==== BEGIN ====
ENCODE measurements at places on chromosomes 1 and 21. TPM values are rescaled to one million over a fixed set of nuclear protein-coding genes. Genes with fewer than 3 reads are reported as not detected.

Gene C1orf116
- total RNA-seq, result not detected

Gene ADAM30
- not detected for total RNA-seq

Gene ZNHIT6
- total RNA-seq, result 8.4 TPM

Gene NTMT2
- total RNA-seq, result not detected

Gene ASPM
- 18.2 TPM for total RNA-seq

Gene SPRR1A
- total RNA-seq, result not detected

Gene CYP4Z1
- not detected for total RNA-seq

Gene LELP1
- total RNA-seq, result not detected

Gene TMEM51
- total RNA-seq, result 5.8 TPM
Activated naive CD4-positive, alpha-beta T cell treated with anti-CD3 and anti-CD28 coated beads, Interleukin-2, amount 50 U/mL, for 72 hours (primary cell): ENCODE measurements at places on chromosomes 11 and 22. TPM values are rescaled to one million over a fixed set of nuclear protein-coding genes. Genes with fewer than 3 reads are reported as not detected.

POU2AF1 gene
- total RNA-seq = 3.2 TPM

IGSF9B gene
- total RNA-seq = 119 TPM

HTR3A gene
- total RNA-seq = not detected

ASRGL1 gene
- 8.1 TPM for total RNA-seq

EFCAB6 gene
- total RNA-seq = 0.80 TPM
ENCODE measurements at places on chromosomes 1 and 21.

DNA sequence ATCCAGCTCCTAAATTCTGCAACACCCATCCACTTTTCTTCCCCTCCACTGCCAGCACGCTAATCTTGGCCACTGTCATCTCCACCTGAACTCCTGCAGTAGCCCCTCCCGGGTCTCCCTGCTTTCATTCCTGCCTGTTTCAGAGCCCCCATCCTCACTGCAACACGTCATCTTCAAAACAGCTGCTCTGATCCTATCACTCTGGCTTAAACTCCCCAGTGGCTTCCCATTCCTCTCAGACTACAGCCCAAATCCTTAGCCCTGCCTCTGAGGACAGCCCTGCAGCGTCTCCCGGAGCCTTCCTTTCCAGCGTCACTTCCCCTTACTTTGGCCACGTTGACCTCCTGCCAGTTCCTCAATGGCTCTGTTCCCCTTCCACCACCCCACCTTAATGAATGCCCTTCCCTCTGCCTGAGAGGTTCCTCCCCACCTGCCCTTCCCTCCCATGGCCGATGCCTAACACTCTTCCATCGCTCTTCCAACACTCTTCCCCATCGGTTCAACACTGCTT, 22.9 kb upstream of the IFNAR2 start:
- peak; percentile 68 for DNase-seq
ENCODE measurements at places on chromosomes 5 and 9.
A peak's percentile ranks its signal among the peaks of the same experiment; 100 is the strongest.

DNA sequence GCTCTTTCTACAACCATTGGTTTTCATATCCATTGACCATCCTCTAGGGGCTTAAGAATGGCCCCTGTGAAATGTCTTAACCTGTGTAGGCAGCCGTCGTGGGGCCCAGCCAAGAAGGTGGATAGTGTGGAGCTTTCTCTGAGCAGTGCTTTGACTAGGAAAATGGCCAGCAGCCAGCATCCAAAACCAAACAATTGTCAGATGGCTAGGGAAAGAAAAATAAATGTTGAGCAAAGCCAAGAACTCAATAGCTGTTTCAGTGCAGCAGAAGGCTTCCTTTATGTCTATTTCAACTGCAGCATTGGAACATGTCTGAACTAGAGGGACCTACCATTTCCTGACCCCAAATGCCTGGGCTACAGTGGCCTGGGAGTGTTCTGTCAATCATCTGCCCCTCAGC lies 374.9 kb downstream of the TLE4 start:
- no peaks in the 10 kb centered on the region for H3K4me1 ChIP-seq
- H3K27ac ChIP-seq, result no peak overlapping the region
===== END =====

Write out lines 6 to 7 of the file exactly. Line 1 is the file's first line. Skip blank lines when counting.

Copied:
Gene ZNHIT6
- total RNA-seq, result 8.4 TPM